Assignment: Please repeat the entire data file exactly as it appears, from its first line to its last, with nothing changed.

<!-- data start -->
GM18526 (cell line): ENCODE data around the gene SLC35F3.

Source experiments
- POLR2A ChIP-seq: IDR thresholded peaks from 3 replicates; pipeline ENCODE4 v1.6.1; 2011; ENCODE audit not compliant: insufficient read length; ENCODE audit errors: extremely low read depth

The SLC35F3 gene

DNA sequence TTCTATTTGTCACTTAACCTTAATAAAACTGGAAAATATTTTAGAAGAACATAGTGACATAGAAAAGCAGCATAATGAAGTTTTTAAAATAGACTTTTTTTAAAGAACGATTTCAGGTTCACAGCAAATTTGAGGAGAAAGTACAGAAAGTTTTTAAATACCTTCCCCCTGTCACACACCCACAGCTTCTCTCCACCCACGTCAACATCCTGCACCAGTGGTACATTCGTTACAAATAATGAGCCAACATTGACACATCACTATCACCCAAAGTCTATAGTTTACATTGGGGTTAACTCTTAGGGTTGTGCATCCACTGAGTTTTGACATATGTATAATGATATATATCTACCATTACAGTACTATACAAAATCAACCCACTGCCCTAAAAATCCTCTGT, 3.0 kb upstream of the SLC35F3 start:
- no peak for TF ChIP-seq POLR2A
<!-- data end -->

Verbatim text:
GM18526 (cell line): ENCODE data around the gene SLC35F3.

Source experiments
- POLR2A ChIP-seq: IDR thresholded peaks from 3 replicates; pipeline ENCODE4 v1.6.1; 2011; ENCODE audit not compliant: insufficient read length; ENCODE audit errors: extremely low read depth

The SLC35F3 gene

DNA sequence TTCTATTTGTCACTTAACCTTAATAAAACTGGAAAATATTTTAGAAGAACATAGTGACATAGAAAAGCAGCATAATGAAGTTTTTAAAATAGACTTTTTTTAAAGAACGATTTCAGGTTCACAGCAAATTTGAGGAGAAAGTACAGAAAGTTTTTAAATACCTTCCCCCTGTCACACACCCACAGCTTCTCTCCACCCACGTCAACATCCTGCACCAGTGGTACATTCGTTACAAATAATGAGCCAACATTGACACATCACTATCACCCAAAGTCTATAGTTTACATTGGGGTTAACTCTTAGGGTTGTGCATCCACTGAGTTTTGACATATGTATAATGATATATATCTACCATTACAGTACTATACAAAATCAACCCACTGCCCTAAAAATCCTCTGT, 3.0 kb upstream of the SLC35F3 start:
- no peak for TF ChIP-seq POLR2A